Almost all organizations possess some combination of the three factors in their compensation and classification system, if not practices. The important questions to answer include:
How do you want to define value?
How will it will it support your strategic direction?
What type of employees will your mix attract?
These answers should form an important component of your compensation philosophy.
Most of us equate at least a portion of our personal value or identify to our job. Two of the main reasons for the lack of autonomy between the spheres relates to the percentage of our lives we spending working and the ever decreasing line between the workplace and home. As a result, when we combine the psychological with the actual requirements, most employees feel undervalued for the work they perform. Imagine how unlikely it would be to ask a group of your employees what they feel about their current pay and the response would be they are all overpaid.
As the labor market continues to recover slowing, more organizations want to know “what is this job worth?” Although the question seems straightforward at first, approaches vary and “devil is in the details.” Some of the most common approaches include:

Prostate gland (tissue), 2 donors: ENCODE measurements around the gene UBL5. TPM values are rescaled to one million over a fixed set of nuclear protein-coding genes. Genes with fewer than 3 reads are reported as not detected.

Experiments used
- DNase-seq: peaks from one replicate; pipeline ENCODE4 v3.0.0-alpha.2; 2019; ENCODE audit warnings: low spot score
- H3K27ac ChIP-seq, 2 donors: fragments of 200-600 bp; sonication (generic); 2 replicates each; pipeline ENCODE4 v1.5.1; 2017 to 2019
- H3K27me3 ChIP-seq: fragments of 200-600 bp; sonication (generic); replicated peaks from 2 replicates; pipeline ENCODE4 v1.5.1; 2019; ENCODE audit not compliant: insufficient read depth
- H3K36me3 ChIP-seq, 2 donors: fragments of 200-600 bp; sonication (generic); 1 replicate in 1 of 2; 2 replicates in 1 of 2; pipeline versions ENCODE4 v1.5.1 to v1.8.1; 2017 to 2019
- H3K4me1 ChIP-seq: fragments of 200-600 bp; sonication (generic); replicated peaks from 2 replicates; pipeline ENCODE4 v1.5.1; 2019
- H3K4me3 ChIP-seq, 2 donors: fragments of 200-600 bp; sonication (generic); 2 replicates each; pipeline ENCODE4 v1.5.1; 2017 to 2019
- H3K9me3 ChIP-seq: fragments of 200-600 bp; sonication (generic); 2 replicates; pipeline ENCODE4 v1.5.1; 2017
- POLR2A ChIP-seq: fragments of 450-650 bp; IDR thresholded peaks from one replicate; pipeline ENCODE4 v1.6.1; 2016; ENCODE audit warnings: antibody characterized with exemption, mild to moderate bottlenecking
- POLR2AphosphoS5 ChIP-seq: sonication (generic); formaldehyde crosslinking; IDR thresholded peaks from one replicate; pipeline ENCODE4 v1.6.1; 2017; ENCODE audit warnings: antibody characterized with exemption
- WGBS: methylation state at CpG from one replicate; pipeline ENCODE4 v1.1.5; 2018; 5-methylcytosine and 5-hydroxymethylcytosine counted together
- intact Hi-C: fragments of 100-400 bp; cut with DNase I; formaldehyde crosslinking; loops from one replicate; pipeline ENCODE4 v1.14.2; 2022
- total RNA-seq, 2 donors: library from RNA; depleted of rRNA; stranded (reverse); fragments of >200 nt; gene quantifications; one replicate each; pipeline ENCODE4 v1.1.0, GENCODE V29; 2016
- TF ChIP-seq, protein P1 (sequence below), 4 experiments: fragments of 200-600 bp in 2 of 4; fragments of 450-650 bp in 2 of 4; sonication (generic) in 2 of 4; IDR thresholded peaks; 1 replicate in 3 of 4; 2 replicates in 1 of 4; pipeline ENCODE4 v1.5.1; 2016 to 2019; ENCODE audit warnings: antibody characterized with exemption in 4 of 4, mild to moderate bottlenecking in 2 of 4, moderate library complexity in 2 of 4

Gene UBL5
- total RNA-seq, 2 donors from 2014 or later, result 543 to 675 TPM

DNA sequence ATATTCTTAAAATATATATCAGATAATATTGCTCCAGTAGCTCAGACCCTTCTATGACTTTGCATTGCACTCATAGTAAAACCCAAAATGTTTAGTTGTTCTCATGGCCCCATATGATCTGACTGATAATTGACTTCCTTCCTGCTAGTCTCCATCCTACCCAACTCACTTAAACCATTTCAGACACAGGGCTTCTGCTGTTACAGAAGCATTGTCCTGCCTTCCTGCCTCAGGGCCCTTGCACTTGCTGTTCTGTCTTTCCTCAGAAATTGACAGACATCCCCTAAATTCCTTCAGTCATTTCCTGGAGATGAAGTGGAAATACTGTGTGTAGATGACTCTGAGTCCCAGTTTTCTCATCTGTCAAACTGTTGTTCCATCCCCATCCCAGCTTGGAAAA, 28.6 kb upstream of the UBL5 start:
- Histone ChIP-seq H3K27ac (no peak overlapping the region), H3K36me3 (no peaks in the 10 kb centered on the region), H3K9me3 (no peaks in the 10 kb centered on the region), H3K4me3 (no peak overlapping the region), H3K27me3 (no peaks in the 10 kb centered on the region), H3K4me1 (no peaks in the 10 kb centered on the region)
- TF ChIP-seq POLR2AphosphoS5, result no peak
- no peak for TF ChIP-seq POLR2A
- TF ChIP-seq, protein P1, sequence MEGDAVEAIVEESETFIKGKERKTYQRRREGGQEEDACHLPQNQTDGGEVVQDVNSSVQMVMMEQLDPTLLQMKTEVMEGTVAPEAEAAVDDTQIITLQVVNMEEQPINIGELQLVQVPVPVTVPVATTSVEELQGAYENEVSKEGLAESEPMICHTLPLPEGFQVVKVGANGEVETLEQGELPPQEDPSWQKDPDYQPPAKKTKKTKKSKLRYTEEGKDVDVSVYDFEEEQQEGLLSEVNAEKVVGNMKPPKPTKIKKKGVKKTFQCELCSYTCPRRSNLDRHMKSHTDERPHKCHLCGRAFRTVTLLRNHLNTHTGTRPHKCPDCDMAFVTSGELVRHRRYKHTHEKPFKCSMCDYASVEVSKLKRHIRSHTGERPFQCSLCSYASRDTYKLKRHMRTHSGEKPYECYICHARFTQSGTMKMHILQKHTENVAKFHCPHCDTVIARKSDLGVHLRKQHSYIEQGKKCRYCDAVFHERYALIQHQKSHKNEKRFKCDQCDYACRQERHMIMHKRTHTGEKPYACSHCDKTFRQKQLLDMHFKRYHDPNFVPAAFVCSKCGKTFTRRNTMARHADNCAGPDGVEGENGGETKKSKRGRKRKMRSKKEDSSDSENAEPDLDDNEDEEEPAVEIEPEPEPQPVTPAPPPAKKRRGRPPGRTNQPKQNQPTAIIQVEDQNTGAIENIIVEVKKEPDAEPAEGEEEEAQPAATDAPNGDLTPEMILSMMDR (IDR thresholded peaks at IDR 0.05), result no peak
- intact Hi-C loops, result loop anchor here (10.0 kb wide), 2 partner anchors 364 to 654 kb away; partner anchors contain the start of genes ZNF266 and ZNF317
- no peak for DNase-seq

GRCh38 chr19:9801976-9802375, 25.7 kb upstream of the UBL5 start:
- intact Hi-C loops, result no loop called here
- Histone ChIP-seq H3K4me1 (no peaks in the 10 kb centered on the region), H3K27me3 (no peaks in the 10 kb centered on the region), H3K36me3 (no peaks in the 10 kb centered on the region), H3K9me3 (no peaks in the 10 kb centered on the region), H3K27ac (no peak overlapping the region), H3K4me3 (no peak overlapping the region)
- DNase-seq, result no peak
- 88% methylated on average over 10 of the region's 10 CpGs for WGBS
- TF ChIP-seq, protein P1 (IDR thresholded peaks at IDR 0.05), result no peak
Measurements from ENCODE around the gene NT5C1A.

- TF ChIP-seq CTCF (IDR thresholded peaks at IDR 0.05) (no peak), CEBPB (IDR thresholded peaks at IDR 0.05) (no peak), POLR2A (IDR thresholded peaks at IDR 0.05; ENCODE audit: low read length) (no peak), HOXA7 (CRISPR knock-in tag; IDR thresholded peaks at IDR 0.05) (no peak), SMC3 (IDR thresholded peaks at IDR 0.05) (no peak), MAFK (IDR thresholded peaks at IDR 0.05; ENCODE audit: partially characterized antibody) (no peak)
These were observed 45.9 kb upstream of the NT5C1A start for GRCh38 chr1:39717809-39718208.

Gut valuing encompasses using our intuition to make a quick decision regarding a person, situation, or event. Past experience and contextual analysis play into the decision, but little detailed or formal analysis occurs. A typical example is when a supervisor starts a discussion of individual compensation by saying, “I really think this person is worth x amount and not a penny more.”
A slightly better approach considers a person’s value to the organization as a whole. This method of compensation evaluation formally or informally ranks an employee by how easy it would be for the organization to continue to operate at its current level without the person.
A more refined version of the organizational value method considers the actual performance level of the individual employee. Either by formal evaluations or perceived personal contribution, employee compensation arises from who is a hard worker and who is not. Although performance should make up an important portion of the compensation calculation, many organizations utilize too much subjectivity in their determinations.